Old Rectory

Old Rectory

What is now known as the Old Rectory was built in c. 1500 for the church, the manor at that time being owned by the Archbishops of Canterbury.  After the Dissolution of the Monasteries, the King, Henry VIII, gave it   to Thomas Cromwell, in 1536, and then – after Cromwell’s fall from grace and execution –  to the Queen, Catherine Parr, in 1543.  Henry visited the house in 1546, after being taken ill on a tour of his Surrey palaces, and indeed was so ill he could not make it up the stairs, such that  a bed had to be made up for him in front of the fireplace in the entrance hall.  In 1550, it  became a grace-and-favour home for William Cecil, who went on to become 1st Baron Burghley – and Elizabeth I’s chief adviser. The house still stands to this day, its appearance altered from that in Tudor times essentially only by the demolition of some parts and the restoration of others in the early eighteenth century.  However, it is now carefully screened from public view.

Wimbledon House or Palace

Wimbledon House

Wimbledon House or Palace was built in c. 1588 for William’s son Thomas Cecil, 1st Earl of Exeter.   It was subsequently rebuilt – by Inigo Jones and Nicholas Stone – in 1639,  for King Charles I’s  Queen, Henrietta Maria, taken away from her during the Civil War in 1642, and only given back after the Restoration in 1660, and sold – in a sorry state of repair – in 1661.  It was eventually demolished in 1717.

The execution of Thomas Cromwell (1540)

 

Thomas Cromwell, as portrayed by Holbein in c1533

On this day in 1540, Henry VIII’s Chief Minister Thomas Cromwell was beheaded at Tower Hill on trumped-up charges of treason and heresy, having eighteen days earlier been attainted, or  in other words essentially found guilty without trial.

He had finally fallen out of favour, and victim to the sort of court intrigue that to that date he had himself customarily been behind, over his ill-advised choice of Anne of Cleves as the new wife for the King.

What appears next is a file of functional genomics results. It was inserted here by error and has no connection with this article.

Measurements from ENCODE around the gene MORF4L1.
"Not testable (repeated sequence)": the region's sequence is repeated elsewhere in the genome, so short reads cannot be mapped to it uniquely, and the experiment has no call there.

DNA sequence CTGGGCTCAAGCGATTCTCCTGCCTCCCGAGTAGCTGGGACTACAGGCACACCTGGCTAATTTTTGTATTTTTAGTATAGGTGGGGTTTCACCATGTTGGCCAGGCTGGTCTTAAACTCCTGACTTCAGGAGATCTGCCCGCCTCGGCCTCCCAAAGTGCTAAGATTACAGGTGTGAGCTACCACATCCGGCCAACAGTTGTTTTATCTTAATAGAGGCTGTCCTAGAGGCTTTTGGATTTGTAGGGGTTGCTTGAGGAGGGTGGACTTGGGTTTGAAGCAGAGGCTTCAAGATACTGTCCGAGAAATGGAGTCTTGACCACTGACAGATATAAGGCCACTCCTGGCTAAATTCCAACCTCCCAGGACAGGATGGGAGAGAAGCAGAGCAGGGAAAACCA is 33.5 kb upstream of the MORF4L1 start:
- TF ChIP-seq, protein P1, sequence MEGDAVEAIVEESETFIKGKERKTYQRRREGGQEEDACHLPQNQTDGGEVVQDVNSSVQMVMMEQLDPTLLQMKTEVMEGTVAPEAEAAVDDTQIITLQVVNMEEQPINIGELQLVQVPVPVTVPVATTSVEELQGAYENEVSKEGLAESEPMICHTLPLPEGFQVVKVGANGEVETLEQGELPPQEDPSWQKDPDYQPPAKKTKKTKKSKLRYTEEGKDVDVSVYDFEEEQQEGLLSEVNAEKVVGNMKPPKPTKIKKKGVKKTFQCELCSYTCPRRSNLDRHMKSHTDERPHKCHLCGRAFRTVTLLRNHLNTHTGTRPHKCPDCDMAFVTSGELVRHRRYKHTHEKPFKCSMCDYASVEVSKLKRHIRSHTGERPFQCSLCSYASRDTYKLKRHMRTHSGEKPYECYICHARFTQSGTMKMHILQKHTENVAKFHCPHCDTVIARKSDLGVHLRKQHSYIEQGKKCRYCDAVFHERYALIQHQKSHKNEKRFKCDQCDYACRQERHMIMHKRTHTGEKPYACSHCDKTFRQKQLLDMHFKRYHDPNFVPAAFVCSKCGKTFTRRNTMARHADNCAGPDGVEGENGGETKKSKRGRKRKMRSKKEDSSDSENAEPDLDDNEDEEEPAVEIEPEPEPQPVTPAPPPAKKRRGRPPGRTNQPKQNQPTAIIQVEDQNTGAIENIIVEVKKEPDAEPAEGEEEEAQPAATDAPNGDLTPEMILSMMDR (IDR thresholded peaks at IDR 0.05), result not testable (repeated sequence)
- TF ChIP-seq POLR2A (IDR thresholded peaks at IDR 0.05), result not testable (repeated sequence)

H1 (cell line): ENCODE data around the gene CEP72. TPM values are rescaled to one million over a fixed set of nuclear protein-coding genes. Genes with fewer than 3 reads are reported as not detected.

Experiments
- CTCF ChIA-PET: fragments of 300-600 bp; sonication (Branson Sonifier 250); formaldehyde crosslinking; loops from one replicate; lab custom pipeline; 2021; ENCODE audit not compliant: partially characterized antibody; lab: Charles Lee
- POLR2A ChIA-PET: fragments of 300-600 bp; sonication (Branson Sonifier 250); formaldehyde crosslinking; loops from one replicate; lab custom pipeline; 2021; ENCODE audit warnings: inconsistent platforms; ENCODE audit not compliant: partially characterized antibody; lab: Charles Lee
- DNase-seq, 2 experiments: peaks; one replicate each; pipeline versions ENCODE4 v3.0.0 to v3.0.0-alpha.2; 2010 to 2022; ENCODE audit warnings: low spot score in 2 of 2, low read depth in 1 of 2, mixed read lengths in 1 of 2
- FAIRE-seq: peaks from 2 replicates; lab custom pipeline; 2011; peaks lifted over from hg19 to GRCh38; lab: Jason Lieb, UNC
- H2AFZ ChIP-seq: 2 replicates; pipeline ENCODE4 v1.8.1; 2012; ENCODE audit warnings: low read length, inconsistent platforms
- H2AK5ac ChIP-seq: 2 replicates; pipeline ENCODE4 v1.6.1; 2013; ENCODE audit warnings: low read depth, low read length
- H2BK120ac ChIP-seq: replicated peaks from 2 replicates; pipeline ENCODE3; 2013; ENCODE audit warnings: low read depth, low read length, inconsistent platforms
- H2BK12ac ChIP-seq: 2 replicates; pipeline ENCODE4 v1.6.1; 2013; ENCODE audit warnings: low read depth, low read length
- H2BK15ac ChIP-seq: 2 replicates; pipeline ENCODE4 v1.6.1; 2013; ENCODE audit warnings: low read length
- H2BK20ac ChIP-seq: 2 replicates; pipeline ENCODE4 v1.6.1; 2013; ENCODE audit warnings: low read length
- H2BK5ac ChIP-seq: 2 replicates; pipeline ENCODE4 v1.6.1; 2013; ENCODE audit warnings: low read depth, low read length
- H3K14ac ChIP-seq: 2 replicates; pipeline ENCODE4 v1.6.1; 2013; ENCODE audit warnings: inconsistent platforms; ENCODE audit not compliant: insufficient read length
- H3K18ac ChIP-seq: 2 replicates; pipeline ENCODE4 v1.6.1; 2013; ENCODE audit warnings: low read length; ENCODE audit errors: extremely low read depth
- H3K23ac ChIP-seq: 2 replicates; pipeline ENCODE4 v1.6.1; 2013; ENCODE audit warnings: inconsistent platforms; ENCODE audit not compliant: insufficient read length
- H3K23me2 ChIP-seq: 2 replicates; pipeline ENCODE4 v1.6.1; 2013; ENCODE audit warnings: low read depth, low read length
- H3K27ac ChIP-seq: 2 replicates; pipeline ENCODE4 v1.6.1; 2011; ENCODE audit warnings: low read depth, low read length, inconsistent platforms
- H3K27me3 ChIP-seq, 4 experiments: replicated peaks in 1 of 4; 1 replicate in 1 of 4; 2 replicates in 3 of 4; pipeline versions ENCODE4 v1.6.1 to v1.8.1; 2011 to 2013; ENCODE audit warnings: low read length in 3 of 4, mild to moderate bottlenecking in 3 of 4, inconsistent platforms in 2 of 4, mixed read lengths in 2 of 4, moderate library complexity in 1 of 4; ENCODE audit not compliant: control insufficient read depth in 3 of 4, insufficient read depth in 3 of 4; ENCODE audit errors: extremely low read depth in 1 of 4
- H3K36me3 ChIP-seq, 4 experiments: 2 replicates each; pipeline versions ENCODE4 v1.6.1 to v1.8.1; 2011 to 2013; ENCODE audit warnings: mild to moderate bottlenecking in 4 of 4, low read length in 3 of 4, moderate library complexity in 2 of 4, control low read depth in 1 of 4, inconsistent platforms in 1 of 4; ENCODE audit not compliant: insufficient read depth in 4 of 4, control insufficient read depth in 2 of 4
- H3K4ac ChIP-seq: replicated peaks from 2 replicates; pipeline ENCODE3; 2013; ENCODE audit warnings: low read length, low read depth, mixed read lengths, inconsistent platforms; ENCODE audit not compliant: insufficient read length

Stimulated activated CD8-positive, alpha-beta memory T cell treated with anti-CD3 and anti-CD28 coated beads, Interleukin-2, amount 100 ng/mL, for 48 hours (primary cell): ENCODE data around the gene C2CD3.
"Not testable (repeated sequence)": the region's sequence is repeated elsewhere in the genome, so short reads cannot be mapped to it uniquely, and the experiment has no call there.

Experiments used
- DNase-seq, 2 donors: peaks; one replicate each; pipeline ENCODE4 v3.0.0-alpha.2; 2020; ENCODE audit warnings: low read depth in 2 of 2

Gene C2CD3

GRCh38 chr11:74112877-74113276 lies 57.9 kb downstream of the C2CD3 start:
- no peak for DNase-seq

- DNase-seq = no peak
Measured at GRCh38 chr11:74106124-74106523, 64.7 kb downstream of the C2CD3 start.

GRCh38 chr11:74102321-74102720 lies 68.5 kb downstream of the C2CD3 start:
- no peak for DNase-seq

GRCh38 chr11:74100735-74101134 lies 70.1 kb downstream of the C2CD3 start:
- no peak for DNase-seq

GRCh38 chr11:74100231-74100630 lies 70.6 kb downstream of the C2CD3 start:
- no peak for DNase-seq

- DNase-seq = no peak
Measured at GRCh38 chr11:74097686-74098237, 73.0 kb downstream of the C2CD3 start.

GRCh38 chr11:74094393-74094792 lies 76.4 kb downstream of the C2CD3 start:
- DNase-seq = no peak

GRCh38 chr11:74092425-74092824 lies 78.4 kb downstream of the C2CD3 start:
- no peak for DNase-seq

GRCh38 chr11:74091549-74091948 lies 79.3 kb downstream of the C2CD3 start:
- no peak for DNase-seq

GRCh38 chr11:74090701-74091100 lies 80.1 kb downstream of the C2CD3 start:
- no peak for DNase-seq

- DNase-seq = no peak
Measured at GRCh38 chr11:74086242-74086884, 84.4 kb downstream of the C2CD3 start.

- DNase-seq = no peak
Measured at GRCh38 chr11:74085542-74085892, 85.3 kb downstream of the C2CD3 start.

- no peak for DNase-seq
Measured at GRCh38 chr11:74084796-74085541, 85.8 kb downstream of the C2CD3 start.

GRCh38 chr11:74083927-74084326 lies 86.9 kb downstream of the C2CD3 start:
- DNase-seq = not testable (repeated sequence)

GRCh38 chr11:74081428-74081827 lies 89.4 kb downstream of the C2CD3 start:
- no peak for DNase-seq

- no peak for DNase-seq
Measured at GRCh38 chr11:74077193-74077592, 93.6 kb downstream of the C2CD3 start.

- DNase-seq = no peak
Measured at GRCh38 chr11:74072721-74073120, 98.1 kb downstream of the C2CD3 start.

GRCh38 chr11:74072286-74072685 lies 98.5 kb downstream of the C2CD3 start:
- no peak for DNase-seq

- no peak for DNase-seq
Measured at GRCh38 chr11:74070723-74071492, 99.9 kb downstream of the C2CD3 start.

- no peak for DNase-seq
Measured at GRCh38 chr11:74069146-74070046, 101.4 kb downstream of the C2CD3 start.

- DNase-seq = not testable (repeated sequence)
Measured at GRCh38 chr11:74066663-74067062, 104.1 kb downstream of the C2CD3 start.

The lawyer, politician and chronicler Edward Hall recorded Cromwell’s last words, as follows:

“I am come hether to dye, …  for …  I am by the Lawe comdempned to die, and thanke my lorde God that hath appoynted me this deathe, for myne offence: For … I have lived a synner, and offended my Lorde God, for the whiche I aske hym hartely forgevenes. And …  beyng but of a base degree, …  have offended my prince, for the whiche I aske hym hartely forgevenes, and beseche you all to praie to God with me, that he will forgeve me. O father forgeve me. O sonne forgeve me, O holy Ghost forgeve me: O thre persons in one God forgeve me. And now I praie you that be here, to beare me record, I die in the Catholicke faithe … .  Many hath sclaundered me, and reported that I have … mainteigned evill opinions, whiche is untrue, but I confesse that like as God by his holy spirite, doth instruct us in the truthe, so the devill is redy to seduce us, and I have been seduced: but beare me witnes that I dye in the Catholicke faithe … . And I hartely desire you to praie for the Kynges grace, that he maie long …  reigne over you. And once again I desire you to pray for me, that so long as life remaigneth in this fleshe, I waver nothyng in my faithe”.

Hall also recorded, as follows:

“[H]e … committed his soule, into the handes of God, and so paciently suffered the stroke of the axe, by a ragged and Boocherly miser, whiche very ungoodly perfourmed [botched] the Office [Execution]”.

Plaque marking site of execution on Tower Hill

The Tower of London, where Cromwell died, and Austin Friars, where he once lived, are visited on various of our tours, including the “Tudor and Stuart London” and “Tudor and Stuart City Highlights” themed specials.

Further details of all our walks are available in the “Our Guided Walks” section of this web-site.

Bookings may be made through the “Contact/Booking” section of the web-site, by e-mail (lostcityoflondon@sky.com), or by phone (020-8998-3051).

Hatches, Matches and Despatches

Hatches, Matches and DespatchesSeptember 5th – On this day in 1538, Henry VIII’s Vicar-General Thomas Cromwell mandated the keeping by parish clerks of registers of births, deaths and marriages (“every wedding, christening and burying”) within their parishes  – to which we owe much of what we now know of everyday past life in London.